And that means that I get to react to the surgery. I'm not exactly sure how I feel about it, but it hasn't been all positive. I feel like a bit of a traitor for writing this here. But I'm going to do it anyhow in deference to the fact that I've said I would tell the truth. Let's just say it's been difficult. It's not that I'm so into breasts that I can't live without them (although certainly I would want to.) I think it's more about being with someone who is essentially altering who they are. And yes–I know that R  is simply becoming who he is on the inside. In other words, he's always been a man. He's just had the great misfortune (and I mean that sincerely) of having been born into a female body.

But I'm still allowed to react, right?  (I'm telling myself this) This is where I'm having difficulty. Because intellectually, I absolutely love what he's doing. I admire it and I respect it, as I said before.  But it's major. I guess the whole top surgery thing–well that's the point of no return. His voice seems to get lower every day. His muscles grow. And his beard gets thicker. And then there is the hair.  and actually I don't mind any of these changes. Some of them I actually like.  But I have to tell you it's really weird to watch this transformation.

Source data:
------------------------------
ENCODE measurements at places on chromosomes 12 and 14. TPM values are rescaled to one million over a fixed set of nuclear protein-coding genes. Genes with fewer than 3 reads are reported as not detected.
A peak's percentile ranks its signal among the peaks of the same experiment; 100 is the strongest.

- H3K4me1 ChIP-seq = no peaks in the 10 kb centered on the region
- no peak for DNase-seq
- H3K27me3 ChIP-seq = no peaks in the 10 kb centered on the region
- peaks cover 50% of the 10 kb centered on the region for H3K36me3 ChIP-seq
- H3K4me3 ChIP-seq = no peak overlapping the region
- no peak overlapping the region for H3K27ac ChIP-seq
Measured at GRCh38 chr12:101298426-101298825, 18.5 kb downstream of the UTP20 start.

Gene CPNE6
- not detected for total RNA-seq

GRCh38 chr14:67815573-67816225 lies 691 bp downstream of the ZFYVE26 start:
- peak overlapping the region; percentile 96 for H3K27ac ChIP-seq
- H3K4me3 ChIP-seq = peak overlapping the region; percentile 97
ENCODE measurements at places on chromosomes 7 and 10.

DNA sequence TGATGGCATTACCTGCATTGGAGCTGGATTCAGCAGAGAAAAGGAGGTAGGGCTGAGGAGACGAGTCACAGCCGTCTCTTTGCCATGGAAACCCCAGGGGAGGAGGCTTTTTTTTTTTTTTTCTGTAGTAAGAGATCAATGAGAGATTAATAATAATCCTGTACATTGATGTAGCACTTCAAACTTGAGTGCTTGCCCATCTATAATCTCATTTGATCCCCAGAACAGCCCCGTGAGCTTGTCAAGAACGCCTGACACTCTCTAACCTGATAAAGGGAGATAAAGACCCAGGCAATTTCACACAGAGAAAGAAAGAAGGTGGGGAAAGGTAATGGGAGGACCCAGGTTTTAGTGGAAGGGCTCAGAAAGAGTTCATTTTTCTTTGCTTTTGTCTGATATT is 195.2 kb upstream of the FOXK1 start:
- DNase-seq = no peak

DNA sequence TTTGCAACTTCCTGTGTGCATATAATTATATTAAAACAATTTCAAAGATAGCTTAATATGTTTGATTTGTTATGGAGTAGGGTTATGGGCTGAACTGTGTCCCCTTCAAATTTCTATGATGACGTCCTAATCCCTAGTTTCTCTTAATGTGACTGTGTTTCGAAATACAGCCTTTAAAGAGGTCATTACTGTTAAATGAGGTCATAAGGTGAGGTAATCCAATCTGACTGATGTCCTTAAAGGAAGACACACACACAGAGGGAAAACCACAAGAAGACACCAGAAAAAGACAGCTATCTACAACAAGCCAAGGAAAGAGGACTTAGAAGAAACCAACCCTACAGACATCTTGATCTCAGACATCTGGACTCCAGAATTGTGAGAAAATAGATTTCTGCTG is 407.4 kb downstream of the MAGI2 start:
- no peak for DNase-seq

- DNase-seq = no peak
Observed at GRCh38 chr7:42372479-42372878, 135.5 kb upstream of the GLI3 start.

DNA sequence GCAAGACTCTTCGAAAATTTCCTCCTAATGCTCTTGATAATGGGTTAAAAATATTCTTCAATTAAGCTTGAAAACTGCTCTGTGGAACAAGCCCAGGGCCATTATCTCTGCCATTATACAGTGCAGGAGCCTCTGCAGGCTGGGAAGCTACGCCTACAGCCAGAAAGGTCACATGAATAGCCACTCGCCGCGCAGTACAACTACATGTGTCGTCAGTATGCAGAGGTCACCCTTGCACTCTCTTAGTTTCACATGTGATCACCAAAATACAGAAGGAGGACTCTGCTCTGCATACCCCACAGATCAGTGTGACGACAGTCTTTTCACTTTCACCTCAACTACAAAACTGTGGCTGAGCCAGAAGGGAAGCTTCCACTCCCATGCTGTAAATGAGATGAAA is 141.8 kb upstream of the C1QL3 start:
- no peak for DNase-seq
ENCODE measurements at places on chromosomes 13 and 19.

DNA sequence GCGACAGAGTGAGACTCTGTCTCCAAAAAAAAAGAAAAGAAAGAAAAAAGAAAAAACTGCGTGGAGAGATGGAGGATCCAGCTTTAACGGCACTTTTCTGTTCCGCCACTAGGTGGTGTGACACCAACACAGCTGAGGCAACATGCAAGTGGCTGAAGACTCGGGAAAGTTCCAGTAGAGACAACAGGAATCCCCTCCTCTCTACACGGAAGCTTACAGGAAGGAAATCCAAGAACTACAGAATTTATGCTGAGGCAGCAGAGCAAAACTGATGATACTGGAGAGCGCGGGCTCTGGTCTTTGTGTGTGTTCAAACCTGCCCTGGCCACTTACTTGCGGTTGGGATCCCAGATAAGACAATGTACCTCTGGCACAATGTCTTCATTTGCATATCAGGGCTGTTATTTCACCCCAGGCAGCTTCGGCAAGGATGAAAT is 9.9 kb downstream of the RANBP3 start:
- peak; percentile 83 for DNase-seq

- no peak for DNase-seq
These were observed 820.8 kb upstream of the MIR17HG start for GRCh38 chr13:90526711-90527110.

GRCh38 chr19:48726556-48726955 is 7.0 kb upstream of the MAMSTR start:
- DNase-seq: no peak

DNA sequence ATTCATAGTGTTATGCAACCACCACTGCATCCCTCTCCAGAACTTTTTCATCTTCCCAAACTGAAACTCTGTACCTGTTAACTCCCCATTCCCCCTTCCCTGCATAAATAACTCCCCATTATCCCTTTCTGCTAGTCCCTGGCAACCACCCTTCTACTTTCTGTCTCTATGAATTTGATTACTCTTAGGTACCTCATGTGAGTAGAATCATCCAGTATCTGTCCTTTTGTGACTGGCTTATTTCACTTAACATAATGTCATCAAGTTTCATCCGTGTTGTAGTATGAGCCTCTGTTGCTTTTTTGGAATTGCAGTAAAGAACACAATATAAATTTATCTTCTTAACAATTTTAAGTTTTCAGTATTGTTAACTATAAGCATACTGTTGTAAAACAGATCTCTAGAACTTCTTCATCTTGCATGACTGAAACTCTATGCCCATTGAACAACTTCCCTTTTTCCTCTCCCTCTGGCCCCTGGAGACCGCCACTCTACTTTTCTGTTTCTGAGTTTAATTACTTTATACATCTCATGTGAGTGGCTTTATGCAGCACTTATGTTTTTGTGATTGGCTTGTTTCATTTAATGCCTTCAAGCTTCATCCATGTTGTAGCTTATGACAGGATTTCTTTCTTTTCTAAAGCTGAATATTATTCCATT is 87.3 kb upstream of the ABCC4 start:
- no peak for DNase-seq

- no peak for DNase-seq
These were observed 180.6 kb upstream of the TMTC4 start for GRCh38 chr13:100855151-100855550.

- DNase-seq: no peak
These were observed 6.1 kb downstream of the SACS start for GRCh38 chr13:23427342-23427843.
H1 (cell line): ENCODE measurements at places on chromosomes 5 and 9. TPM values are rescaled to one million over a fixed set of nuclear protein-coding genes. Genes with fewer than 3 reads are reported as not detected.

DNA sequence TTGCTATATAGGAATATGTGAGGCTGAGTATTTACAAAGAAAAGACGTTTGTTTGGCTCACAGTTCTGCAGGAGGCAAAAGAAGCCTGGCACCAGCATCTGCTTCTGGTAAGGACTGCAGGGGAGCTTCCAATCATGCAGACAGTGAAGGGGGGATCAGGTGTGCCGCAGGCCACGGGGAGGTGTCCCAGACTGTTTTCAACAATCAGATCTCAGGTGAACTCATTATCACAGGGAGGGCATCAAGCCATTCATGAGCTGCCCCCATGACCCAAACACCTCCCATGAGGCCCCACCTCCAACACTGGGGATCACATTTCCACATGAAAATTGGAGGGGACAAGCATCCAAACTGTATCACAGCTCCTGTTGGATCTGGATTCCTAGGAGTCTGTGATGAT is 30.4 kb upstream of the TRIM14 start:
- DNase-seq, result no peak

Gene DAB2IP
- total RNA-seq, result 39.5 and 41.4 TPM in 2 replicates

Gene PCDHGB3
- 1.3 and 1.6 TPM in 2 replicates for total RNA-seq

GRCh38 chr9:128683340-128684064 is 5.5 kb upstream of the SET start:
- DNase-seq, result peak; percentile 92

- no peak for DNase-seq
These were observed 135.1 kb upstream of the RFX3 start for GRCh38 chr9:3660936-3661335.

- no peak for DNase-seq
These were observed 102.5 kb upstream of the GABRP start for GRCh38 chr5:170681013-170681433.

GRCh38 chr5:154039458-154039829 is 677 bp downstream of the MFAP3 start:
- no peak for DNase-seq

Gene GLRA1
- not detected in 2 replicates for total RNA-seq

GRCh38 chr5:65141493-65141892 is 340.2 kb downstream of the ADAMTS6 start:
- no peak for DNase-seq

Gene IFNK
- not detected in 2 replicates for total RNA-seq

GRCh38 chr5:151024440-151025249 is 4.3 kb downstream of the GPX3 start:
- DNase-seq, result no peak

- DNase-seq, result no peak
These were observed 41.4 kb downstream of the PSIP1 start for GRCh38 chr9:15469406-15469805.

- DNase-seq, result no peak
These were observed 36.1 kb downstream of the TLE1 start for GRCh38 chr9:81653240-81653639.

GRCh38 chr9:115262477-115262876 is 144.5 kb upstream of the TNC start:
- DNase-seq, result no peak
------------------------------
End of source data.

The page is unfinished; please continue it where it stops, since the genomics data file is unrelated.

But I will save that for another day–look forward to the post titled, living with a grown adolescent.

So  if anyone is still reading, thanks for the support. I really appreciate it.

Sunday, March 3, 2013


Photo by pennstatenews
I always thought transitioning was about changing genders—shifting from being a woman to being a man (or vice versa).

But that's the thing. It's not. Not for the person transitioning, anyhow. For R transitioning means he is shifting from being in the body of a woman to being in the body of a man.

The transitioning person is not really the one transitioning. I mean, he is. But he's not.  R is re-shaping his body (through medical intervention) so that it matches his true gender. He's coming into his own. He finally will be able to slip into the body that fits. Imagine what it's like to go around life wearing the wrong suit of clothing, being trapped in it. I haven't experienced it, but I imagine it would feel like being stuck inside some constricting costume with a false body and head. Claustrophobic.

He's getting to embody himself.  (Forgive me if this is obvious but it's still new to me.)

The transition? The change? The shift? That comes for everyone else. Because everyone outside of R has known him as a woman (even if that's never what he was). He's changing physically. And the rest of the world—those who know him—must shift our thinking. We need to transition our thinking and  adjust to this new manifestation of this human.

And hell, I won't beat around the bush. That's hard. That's fucking hard. Because gender is so hard-coded into us (everyone points out that it's the first thing we humans learn about their offspring: boy or girl). So finding out that someone doesn't fit the mold quite as we expected forces us look inside and question ourselves. Maybe that's why people are so threatened, but they needn't be. The questions are important and the answers are fascinating.

What is gender? What makes me a woman? What makes you a man? And why is it important? Why do we care about gender? The answers, of course, could fill volumes (sorry I don't have many answers; just questions).

So the shift really is up to everyone else. R does not have to shift at all. He's already there. We just have to catch up.